In this chapter, we explore classed and gendered identities through feminist duoethnography and memory work. In so doing, we write of and for a place where we no longer live, but which part of us will always inhabit and be inhabited by. Beyond geographical parameters, this place is deeply embedded in us and resides in the past. Being women academics of working-class backgrounds, we have gradually learnt to navigate the once foreign world of academia. Adapting to it has included not always being candid about our background, but in this text we foreground our histories, which ultimately have a bearing on our identities, our politics and our writing. We argue for the value of remembering past events as a source of knowledge which is personal yet social, as we present autobiographical reflections and excerpts of dialogue in which we explore our life and career trajectories. Our experiences, although felt to be subjective and private, are not entirely unique nor disconnected from historical, cultural and political circumstances. The chapter shows a way to explore past and present experiences, and to exercise a way of writing that seeks to capture the richness, contradictions and intersubjective nature of ongoing interpretations of those experiences. We also reflect on how our approach might enrich our understanding of class and gender in academia, and what kind of knowledge it might furnish us with. Above all, we want to acknowledge the value of the knowledge of those, who in various ways, come from ‘other places’.
Using vignettes as its main approach, this chapter highlights some of the tensions, opportunities and decidedly difficult choices faced by many people labouring under…
Using vignettes as its main approach, this chapter highlights some of the tensions, opportunities and decidedly difficult choices faced by many people labouring under conditions of gendered and globalised capitalism. The intersecting domains of race, class, gender, sexual orientation and other relations of difference emerge through encounters between and among different people, ideas and practices – often with strikingly different outcomes for those engaged in work, both paid and unpaid. The chapter attempts to exemplify these experiences and trends, ways of being and belonging in the social world, beyond the disembodied academic writing that often populates the pages of organisation studies. With the turn towards embodiment, the chapter questions what new ways of writing and seeing the world might emerge at the intersections of transnational belonging, embodiment and gender? And can writing differently uncover these issues while still being derived from the important and interesting theoretical insights of transnational migration studies and transnational feminist frameworks? Perhaps it begins with putting doubt into the neo-liberal success story, one that can potentially disrupt the narrative so-oft found in business schools around what success looks like in the business world. Yet do so without the traditional switching out of characters that is traditionally the approach taken in gender and race ‘aware’ research: whereby the White women is replaced with a Black (or Asian or Latina) women in the corporate C-suite while the structural arrangements of gendered and racialised capitalism, hardly acknowledged, stay intact. Working at the intersections of feminist inquiry and transnational migration studies, this chapter attempts to do just that.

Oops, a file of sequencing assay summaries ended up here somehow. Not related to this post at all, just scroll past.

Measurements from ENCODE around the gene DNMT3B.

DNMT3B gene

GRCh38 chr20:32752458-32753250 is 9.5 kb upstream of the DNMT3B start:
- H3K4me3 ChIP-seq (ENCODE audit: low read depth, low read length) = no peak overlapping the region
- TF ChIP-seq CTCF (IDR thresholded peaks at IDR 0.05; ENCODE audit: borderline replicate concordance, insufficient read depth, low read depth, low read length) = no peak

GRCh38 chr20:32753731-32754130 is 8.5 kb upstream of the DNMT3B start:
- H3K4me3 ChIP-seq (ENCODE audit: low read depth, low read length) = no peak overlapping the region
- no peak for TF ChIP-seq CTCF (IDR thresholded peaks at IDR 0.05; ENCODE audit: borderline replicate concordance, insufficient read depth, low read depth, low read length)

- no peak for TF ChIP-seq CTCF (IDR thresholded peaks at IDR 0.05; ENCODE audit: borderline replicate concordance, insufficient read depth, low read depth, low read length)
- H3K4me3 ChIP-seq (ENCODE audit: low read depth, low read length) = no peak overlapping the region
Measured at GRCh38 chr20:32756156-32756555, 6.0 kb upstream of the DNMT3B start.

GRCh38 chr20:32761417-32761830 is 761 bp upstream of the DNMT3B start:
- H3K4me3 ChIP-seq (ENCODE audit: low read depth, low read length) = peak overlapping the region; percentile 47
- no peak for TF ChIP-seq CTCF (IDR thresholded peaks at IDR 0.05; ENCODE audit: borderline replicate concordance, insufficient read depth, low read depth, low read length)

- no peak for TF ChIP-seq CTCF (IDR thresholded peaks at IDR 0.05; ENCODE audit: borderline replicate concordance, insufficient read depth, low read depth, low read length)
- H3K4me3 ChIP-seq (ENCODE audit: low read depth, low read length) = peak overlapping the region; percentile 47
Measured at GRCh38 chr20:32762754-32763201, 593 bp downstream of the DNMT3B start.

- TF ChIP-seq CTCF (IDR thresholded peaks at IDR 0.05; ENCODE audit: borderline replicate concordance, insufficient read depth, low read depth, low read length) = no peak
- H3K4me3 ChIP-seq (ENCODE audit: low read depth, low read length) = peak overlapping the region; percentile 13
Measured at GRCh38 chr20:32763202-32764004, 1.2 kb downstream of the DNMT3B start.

The purpose of this paper is to compare public health discourses on the importance of motherhood with organizational attitudes towards childbearing. It shows how pregnancy…
The purpose of this paper is to compare public health discourses on the importance of motherhood with organizational attitudes towards childbearing. It shows how pregnancy and the nurturing of infant children are valorized within public health discourses, which treat pregnancy and new maternity as a miraculous “project”, encouraging mothers to position maternity as central to their lives. By contrast, the paper shows how employers treat pregnancy and new motherhood as inconvenient and messy: as monstrous, at work.
The paper draws upon a database of qualitative netnographic (or internet-based) research. It analyses netnographic interactions between pregnant and newly maternal women. These virtual data are afforded the same validity as face-to-face research.
The paper demonstrates how maternal responsibilities for nurturing pregnancy and infant children, and the bio-medical properties of the maternal body, are central to public health discourses. By contrast, the maternal body is treated within organizations as alien, or monstrous.
The paper compares and contrasts public health valorizations of motherhood, with organizational tendencies to treat pregnancy/newly maternal bodies as monstrous. It highlights dichotomies faced by employed mothers. A continuing chasm between the social organization of maternity, and the attitudes of employers towards children and maternal bodies, is identified.